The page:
The Victorian Land Tax Act 2005 was amended in December 2021.  Now, land is exempt from land tax if it is used and occupied by a charitable institution exclusively for charitable purposes. Previously, for land to be exempt, it was only required to be used by a charitable institution, it did not have to be occupied by a charity institution.  This amendment relates to the 2022 land tax year, which started 1 January 2022.

We would like to remind Victorian churches that only purposes directly related to the achievement of objectives of a charitable institution are considered charitable. A commercial activity carried out by a charitable institution to raise funds is not considered a use for charitable purpose even through the funds raised are used for charitable purpose. If a church runs a commercial business on their land, that portion of the land may be assessed for land tax. 

Land tax can impact the following church situations:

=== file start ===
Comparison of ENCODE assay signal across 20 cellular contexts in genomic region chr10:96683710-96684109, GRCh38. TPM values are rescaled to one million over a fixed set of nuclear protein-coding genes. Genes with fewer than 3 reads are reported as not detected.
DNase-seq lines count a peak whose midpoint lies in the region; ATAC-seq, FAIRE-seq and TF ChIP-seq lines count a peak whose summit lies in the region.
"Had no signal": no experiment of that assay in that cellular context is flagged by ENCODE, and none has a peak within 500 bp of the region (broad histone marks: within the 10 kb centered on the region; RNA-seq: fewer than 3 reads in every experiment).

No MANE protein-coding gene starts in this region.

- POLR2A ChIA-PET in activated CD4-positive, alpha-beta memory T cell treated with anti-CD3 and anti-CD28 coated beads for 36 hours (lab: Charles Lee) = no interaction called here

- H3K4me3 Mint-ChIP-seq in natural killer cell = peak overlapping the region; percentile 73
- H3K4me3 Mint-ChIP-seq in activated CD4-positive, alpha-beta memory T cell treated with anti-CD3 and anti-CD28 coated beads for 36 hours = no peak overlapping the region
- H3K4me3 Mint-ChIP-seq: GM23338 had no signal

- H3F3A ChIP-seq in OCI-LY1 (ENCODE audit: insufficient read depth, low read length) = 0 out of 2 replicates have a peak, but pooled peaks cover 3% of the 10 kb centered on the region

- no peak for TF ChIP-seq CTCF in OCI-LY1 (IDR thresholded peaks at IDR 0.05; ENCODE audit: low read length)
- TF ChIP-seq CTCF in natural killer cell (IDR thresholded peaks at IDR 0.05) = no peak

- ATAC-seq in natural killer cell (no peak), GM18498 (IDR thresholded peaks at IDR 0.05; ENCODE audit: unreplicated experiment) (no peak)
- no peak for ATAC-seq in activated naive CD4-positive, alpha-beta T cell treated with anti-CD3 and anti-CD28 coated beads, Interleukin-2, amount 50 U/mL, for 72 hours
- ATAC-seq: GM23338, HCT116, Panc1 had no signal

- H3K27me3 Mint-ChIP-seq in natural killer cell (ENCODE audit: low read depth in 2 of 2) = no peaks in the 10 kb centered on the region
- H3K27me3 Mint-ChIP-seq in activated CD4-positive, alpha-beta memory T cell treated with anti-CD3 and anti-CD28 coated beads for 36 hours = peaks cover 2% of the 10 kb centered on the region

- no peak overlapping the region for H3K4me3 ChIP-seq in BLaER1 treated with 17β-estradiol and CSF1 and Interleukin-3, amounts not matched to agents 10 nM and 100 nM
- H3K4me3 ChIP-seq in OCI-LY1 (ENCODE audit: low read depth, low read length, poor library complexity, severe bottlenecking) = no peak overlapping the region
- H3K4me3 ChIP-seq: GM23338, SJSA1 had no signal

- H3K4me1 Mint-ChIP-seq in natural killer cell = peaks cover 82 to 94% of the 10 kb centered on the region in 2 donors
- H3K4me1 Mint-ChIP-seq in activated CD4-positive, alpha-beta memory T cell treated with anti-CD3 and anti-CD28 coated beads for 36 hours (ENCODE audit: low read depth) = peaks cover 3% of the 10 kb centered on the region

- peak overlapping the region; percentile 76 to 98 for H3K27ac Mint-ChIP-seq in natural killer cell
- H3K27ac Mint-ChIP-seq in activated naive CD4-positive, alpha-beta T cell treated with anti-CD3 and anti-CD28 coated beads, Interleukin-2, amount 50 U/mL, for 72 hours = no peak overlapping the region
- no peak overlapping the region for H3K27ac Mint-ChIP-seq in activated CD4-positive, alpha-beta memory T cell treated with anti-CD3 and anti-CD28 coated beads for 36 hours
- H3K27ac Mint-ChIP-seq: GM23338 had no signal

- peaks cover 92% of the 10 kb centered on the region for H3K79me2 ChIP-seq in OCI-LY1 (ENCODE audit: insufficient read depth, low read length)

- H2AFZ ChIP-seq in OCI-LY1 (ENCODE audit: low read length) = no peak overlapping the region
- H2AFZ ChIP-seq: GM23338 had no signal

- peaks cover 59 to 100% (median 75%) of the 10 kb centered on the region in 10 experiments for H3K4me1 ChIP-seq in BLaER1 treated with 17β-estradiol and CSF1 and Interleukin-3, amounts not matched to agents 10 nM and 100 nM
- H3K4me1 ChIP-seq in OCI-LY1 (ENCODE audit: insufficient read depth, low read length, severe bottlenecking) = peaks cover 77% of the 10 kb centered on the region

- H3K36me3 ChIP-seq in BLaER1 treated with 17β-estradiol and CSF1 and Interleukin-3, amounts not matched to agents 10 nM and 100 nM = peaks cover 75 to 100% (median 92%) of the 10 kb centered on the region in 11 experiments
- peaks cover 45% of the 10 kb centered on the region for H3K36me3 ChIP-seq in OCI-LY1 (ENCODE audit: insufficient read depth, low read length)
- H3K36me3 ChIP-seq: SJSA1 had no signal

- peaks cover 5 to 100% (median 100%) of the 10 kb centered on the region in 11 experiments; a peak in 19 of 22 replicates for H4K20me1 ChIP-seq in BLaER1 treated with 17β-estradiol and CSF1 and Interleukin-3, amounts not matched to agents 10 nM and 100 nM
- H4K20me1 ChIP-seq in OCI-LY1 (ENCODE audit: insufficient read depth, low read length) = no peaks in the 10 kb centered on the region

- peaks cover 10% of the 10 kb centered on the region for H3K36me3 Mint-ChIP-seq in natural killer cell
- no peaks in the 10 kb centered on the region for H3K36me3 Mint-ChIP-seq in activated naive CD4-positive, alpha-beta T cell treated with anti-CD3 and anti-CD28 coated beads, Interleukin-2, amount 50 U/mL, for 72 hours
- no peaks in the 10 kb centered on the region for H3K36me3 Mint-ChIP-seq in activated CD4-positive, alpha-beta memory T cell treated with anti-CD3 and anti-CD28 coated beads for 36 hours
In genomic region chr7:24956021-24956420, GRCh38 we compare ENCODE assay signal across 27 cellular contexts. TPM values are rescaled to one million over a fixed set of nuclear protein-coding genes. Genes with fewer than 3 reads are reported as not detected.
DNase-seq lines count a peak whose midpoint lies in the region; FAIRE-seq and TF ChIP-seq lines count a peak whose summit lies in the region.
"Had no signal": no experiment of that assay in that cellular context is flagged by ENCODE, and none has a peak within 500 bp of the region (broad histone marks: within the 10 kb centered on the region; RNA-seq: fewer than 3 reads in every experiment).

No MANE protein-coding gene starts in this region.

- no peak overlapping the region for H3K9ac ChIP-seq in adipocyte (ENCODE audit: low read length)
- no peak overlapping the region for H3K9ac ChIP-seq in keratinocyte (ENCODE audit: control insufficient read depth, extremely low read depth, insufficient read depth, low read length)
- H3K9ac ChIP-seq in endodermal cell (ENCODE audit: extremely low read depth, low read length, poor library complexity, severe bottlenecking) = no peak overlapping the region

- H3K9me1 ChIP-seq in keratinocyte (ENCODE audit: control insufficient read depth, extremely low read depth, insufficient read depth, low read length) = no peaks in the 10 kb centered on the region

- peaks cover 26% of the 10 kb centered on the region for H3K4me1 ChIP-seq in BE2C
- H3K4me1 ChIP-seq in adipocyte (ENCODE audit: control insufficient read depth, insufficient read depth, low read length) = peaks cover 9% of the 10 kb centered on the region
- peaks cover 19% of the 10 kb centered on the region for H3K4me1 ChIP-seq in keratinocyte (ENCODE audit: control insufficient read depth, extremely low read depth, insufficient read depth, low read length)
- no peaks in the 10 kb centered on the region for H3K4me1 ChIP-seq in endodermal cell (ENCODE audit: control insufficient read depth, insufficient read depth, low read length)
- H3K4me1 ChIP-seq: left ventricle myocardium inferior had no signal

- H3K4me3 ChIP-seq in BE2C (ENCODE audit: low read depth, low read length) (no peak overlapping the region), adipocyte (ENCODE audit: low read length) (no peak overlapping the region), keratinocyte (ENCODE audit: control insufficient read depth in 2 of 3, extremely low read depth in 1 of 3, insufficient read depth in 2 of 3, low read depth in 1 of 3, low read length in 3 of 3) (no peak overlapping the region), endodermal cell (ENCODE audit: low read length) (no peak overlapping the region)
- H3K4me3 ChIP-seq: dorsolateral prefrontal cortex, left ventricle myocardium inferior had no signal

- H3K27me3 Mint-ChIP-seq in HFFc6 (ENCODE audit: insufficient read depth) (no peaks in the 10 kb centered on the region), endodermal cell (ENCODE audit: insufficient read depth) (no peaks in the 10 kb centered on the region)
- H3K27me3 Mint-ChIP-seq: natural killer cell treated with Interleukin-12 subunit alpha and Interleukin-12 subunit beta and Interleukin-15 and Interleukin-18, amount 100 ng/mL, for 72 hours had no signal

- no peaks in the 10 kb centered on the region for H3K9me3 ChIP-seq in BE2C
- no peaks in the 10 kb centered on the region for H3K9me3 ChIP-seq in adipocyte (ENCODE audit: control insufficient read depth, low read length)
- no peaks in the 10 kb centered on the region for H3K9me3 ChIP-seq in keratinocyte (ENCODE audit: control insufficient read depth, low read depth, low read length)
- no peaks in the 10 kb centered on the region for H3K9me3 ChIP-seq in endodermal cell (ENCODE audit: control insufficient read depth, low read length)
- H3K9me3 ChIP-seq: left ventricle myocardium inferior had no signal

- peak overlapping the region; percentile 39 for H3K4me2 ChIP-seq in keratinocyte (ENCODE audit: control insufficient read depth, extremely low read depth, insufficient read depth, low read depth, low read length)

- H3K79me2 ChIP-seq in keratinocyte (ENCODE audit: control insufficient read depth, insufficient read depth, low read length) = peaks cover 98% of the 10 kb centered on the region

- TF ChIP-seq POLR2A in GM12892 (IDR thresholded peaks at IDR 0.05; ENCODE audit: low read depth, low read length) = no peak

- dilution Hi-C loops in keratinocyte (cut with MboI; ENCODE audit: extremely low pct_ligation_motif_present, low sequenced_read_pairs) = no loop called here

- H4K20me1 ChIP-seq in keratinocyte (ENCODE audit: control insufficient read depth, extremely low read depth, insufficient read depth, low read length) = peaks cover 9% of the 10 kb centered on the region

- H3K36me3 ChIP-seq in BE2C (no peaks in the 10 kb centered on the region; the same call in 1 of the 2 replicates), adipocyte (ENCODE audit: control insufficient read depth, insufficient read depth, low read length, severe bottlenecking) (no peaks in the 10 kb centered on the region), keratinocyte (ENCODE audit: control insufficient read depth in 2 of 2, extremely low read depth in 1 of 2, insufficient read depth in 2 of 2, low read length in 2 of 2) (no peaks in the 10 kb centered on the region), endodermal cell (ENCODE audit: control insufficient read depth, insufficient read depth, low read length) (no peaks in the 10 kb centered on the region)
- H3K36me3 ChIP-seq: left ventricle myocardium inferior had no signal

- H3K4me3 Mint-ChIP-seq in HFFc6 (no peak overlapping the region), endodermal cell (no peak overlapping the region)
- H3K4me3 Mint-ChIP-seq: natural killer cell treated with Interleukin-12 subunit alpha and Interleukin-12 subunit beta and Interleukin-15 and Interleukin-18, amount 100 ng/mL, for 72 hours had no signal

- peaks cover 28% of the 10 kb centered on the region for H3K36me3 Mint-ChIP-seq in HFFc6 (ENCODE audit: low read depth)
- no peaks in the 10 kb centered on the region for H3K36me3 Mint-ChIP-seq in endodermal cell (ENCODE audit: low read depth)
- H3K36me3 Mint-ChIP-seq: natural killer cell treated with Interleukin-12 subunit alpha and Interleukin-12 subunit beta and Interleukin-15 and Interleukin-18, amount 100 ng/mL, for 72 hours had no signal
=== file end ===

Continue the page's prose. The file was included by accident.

Vacant land

This land tax amendment now indicates that unoccupied land may be subject to land tax. The act explains that a charity will need to satisfy the SRO Commissioner that the relevant land will be used and occupied exclusively for charitable purposes within two years or a longer period approved by the Commissioner. If this is not achieved, land tax will be payable on vacant land.


Residential / commercial rental property

Churches may have commercial or residential properties.  Where a church has a residential property and it is being used for charitable purposes, such as provision of housing for a pastor, a church may be exempt from paying land tax.  Land tax may be payable if the church rents a residential property to an individual or a commercial entity that is not using the property for charitable purposes.      


Church building rent

Many churches rent their auditoriums or halls to organisations in the community. There are traps in this, because the church property should be used by a charitable institution exclusively for charitable purposes. A church is permitted to rent its buildings to another charity including a school, however, if the hall is rented to an entity that is not a charity, there is potential exposure to an assessment of land tax.